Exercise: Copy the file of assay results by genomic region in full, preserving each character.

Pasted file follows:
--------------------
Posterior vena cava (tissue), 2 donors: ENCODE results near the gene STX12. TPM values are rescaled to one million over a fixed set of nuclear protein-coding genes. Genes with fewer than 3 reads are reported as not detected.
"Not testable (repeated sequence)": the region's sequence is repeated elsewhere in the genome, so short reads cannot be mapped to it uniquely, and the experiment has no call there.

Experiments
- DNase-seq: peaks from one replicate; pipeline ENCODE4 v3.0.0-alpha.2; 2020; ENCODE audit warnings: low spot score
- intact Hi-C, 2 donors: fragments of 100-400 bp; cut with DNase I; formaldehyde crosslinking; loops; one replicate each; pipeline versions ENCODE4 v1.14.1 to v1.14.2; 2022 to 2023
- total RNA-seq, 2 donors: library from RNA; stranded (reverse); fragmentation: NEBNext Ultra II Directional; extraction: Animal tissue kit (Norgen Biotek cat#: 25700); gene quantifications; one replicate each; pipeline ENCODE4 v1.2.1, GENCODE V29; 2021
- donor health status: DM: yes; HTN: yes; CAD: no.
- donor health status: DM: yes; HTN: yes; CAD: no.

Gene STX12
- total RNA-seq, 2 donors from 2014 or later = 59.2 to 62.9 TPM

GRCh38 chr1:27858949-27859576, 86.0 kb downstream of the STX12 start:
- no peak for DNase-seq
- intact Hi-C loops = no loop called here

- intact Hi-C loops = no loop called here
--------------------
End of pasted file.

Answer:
Posterior vena cava (tissue), 2 donors: ENCODE results near the gene STX12. TPM values are rescaled to one million over a fixed set of nuclear protein-coding genes. Genes with fewer than 3 reads are reported as not detected.
"Not testable (repeated sequence)": the region's sequence is repeated elsewhere in the genome, so short reads cannot be mapped to it uniquely, and the experiment has no call there.

Experiments
- DNase-seq: peaks from one replicate; pipeline ENCODE4 v3.0.0-alpha.2; 2020; ENCODE audit warnings: low spot score
- intact Hi-C, 2 donors: fragments of 100-400 bp; cut with DNase I; formaldehyde crosslinking; loops; one replicate each; pipeline versions ENCODE4 v1.14.1 to v1.14.2; 2022 to 2023
- total RNA-seq, 2 donors: library from RNA; stranded (reverse); fragmentation: NEBNext Ultra II Directional; extraction: Animal tissue kit (Norgen Biotek cat#: 25700); gene quantifications; one replicate each; pipeline ENCODE4 v1.2.1, GENCODE V29; 2021
- donor health status: DM: yes; HTN: yes; CAD: no.
- donor health status: DM: yes; HTN: yes; CAD: no.

Gene STX12
- total RNA-seq, 2 donors from 2014 or later = 59.2 to 62.9 TPM

GRCh38 chr1:27858949-27859576, 86.0 kb downstream of the STX12 start:
- no peak for DNase-seq
- intact Hi-C loops = no loop called here

- intact Hi-C loops = no loop called here